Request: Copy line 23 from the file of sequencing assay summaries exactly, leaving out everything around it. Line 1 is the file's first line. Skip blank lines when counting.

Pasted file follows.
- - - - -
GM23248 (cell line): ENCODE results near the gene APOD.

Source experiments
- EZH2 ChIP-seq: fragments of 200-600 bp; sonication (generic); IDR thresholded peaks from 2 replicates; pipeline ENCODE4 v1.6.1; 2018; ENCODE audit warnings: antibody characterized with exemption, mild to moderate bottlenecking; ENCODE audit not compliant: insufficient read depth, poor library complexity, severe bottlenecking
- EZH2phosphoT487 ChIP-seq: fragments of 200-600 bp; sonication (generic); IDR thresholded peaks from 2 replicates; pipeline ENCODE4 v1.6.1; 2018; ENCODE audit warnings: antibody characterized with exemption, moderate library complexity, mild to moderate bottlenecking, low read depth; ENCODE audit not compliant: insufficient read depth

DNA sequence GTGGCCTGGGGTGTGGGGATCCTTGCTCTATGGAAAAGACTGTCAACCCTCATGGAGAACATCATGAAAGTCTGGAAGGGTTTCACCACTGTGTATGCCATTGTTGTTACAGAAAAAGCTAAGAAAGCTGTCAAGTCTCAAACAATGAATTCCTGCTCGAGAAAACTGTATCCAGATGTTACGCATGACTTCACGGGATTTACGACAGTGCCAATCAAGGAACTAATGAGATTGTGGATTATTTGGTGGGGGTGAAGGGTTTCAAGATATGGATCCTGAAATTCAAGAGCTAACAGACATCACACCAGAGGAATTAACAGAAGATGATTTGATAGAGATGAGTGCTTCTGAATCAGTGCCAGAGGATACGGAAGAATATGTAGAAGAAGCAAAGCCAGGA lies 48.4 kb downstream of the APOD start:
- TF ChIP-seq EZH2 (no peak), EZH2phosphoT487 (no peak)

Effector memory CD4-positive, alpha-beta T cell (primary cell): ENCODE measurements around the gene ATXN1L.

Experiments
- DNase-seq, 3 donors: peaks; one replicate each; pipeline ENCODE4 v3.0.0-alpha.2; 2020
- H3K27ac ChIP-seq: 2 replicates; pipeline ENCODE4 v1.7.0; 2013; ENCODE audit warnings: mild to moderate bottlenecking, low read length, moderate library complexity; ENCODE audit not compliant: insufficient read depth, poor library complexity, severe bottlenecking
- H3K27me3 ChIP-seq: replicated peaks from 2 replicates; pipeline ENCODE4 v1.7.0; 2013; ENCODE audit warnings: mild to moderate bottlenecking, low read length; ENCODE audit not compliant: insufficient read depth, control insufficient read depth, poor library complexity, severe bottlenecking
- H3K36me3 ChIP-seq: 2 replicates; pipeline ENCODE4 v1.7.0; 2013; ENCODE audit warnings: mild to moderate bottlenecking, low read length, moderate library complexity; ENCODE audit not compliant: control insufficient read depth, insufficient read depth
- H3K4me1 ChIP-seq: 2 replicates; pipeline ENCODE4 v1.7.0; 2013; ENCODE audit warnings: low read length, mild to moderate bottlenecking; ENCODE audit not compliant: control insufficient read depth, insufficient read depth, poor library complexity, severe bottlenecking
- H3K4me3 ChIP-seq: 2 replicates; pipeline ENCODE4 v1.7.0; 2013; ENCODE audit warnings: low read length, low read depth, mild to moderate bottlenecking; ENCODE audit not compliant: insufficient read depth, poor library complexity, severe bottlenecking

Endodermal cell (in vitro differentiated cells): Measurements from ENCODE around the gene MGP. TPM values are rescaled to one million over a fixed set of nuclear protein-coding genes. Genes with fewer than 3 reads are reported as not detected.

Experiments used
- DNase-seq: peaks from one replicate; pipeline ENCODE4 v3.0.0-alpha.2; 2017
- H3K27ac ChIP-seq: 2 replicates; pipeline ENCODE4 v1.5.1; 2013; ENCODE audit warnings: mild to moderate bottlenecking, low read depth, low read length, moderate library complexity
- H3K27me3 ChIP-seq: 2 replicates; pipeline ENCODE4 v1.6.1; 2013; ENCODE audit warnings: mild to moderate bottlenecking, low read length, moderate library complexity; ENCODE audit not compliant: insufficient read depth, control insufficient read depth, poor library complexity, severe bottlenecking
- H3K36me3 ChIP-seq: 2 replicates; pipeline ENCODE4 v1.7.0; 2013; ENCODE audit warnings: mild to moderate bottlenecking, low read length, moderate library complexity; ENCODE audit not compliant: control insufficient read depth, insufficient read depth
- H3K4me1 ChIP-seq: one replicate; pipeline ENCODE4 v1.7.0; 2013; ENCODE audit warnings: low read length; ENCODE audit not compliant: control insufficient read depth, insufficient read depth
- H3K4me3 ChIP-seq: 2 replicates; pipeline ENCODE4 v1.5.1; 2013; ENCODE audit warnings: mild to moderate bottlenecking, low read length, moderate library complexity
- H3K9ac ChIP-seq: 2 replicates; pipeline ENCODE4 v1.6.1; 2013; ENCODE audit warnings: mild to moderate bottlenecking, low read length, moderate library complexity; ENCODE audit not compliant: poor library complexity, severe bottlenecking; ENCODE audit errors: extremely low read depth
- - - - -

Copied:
- H3K9ac ChIP-seq: 2 replicates; pipeline ENCODE4 v1.6.1; 2013; ENCODE audit warnings: mild to moderate bottlenecking, low read length, moderate library complexity; ENCODE audit not compliant: poor library complexity, severe bottlenecking; ENCODE audit errors: extremely low read depth